iter:    7           residual = 2.592427e-01
                iter:    8           residual = 2.449521e-01
                iter:    9           residual = 2.328859e-01
                iter:   10           residual = 2.223153e-01


	Warning: maximum number of iterations exceeded
	without convergence

	Solver:			gmres
	number of iterations:	10

	Recursive residual =  3.9447e+00

	Calculated Norms				Requested Norm
	--------------------------------------------	--------------

	||r||_2 / ||r0||_2:		2.223153e-01	1.000000e-02


		Solution time: 0.000680 (sec.)
		total iterations: 10

Solver performed 10 iterations.
Norm of true residual = 3.94466

To demonstrate that is worked, we'll print out the first 10 values of the solution vector $\vec{x}$.

In [13]:
for (int i = 0; i < 10; i++){
    std::cout << x[i] << std::endl; 

It's pretty amazing to be able to do interactive C++ developement. If we could get this to work in parallel, it would be a leap forward in the ability to do introspective high-performance scientific computing.

Python/Numpy implementation of Bspline basis functions

I was recently helping a student with some preliminary concepts in isogemetric analysis (IGA) and after taking a look at his pure Python implementation of the Cox - de Boor algorithm for computing B-Spline basis functions, I decided to look around for a Numpy implementation that could possibly be a little faster. While I found a few B-spline implementations in Python, I thought I might be able to sqeeze out a little more performance through vectorization and memoization while maintaining readablity of the code. I think I have something that accomplishes that, in the context of how basis functions are needed and used in IGA. The main portion of the code is here:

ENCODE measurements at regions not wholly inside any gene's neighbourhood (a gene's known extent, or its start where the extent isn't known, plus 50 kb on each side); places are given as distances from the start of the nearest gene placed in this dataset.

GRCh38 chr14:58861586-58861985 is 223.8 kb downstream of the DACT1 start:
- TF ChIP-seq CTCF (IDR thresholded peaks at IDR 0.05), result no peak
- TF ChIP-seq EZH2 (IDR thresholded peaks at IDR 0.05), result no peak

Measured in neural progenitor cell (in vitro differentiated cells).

The full repository can be found/forked here: johntfoster/bspline.

An example use case is shown below. This reproduces Fig. 2.6 in Isogeometric Analysis: Towards the integration of CAD and FEA by Contrell, Hughes, and Bazilevs. With in the working directory:

In [1]:
from bspline import Bspline

knot_vector = [0,0,0,0,0,1,2,2,3,3,3,4,4,4,4,5,5,5,5,5]
basis = Bspline(knot_vector,4)

%matplotlib inline

As mentioned above the recursive function that computes the basis has been memoized such that it caches repeated evaluations of the function. This has a large impact on the evaluation speed. We can use Jupyter's %%timeit magic function to investigate this. I've hidden the raw evaluation functions through Python's name mangaling, therefore the following function is not intended for general API usage, but for testing purposes, let's evalute the basis functions defined by the knot vector and basis order given above using the non-memoized code:

In [2]:
import numpy as np
x = np.linspace(0,5,num=1000)
In [3]:
[ basis._Bspline__basis(i, basis.p) for i in x ]
1 loops, best of 3: 192 ms per loop

Now let's time the memoized code

In [4]:
[ basis(i) for i in x ]
100 loops, best of 3: 2.36 ms per loop

A speedup of roughly two orders of magnitude!

Run Peridigm (and other scientific HPC codes) without building via Docker

If your a software engineer working in web development or cloud software deployment, you would have had to have your head in the sand for the last two years to have not heard of Docker by now. Briefly, Docker is a light-weight application container deployment service (think super low-overhead virtual machine, usually meant to contain one application and its dependencies), based on Linux containers. While there are 100s of articles describing Docker, its uses, many services, and even companies springing up around it; my colleagues in the scientific computing/high-performance computing (HPC) world are either not aware of Docker or don't see the utility, because it's hard to find significant information for or uses of Docker in this field. This post will hopefully demonstrate some of the utility of the service and promote its use in HPC and in academic settings. Additionally, as a contributor to the open-source software Peridigm, my hope it that the path demonstrated here might lower the courage required to try out the software and promote new users.